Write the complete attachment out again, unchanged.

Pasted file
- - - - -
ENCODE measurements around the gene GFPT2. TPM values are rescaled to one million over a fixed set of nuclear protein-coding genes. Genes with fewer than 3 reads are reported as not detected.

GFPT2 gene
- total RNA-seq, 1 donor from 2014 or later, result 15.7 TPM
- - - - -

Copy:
ENCODE measurements around the gene GFPT2. TPM values are rescaled to one million over a fixed set of nuclear protein-coding genes. Genes with fewer than 3 reads are reported as not detected.

GFPT2 gene
- total RNA-seq, 1 donor from 2014 or later, result 15.7 TPM